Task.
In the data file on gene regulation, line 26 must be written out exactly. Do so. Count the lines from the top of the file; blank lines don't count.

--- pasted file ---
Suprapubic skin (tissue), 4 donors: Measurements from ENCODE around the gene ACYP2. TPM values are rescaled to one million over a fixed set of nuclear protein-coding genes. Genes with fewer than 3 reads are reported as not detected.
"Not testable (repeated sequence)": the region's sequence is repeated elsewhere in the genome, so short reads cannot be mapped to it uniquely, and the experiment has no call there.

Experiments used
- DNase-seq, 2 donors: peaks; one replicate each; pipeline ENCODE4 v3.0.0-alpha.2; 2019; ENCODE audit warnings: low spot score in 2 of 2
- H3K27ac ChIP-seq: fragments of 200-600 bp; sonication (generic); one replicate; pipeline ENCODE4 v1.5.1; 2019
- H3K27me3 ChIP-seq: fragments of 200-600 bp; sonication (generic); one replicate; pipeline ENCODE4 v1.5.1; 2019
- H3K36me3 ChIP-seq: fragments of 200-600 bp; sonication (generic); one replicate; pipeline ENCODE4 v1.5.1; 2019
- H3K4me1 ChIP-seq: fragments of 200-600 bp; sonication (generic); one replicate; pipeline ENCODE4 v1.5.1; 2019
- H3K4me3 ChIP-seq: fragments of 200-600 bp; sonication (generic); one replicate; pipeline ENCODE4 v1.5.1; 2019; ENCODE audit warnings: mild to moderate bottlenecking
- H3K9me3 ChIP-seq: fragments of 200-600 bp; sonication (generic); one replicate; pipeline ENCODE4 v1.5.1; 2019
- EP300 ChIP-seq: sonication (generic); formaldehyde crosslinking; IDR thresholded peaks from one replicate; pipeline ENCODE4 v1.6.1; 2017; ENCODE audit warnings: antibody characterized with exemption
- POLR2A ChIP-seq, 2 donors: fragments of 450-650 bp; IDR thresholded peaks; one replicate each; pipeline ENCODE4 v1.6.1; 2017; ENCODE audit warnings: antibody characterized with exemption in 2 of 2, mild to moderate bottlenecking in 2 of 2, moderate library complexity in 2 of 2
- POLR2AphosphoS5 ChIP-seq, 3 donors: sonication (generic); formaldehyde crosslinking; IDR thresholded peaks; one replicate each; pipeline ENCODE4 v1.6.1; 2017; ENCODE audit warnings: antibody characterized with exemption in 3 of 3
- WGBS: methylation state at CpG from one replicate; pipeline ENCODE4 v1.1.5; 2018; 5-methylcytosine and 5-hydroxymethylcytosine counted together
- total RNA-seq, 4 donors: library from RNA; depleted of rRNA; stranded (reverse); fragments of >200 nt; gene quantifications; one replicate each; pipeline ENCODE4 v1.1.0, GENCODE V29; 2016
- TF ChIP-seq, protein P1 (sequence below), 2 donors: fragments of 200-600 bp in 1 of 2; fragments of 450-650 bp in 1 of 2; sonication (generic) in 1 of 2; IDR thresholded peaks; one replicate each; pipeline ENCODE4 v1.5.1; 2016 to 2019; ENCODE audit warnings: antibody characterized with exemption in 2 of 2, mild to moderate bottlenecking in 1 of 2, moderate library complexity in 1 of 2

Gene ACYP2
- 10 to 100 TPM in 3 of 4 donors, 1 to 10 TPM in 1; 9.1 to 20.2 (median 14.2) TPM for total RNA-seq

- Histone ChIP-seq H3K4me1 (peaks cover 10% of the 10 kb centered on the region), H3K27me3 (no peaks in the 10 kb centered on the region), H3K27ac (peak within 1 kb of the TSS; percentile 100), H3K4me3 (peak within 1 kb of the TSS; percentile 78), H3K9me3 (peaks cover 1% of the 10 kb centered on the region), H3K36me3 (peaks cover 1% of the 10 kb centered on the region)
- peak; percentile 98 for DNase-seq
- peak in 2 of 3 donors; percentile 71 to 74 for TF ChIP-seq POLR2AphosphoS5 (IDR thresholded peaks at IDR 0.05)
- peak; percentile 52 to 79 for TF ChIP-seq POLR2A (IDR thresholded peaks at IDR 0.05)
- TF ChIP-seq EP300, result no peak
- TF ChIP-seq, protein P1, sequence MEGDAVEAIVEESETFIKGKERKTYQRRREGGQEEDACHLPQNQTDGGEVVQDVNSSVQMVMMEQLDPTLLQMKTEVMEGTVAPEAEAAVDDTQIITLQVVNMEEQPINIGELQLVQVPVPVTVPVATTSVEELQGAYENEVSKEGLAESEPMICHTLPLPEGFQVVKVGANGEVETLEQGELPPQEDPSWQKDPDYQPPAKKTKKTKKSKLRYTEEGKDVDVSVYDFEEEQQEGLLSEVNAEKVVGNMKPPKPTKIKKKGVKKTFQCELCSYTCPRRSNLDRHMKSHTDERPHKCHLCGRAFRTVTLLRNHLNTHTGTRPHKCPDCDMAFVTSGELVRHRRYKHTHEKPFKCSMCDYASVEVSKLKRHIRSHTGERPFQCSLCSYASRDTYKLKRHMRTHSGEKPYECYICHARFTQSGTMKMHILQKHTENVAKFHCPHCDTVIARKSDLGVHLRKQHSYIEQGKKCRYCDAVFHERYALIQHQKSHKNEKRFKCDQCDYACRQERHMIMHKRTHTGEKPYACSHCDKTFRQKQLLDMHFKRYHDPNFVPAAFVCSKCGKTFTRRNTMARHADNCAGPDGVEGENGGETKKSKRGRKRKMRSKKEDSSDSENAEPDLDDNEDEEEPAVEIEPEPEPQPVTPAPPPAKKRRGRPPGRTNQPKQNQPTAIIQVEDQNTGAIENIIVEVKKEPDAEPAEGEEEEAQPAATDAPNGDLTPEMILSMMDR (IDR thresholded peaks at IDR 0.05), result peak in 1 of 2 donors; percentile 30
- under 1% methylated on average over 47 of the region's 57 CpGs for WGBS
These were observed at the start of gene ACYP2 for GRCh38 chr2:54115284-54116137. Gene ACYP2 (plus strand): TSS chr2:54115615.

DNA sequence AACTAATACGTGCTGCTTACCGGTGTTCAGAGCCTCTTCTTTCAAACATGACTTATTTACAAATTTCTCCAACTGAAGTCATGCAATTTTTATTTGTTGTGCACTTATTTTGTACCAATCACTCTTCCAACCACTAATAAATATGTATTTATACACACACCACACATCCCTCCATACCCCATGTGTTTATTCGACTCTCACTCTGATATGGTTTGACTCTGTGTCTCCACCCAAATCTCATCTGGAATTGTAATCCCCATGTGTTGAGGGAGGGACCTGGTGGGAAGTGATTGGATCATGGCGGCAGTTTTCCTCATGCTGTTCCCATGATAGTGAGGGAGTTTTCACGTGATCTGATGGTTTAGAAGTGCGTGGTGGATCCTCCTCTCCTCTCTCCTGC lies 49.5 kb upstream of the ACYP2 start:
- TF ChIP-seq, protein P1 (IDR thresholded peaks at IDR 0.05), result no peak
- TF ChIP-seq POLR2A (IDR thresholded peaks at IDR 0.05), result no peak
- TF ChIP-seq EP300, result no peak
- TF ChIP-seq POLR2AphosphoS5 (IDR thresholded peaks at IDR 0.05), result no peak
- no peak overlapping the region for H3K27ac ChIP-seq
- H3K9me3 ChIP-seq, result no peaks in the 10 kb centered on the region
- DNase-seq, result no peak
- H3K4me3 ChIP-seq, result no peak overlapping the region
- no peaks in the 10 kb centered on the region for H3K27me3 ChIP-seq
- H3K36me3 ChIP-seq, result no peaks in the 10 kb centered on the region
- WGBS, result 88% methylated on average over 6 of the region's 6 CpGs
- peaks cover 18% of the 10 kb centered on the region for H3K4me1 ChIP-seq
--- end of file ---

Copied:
These were observed at the start of gene ACYP2 for GRCh38 chr2:54115284-54116137. Gene ACYP2 (plus strand): TSS chr2:54115615.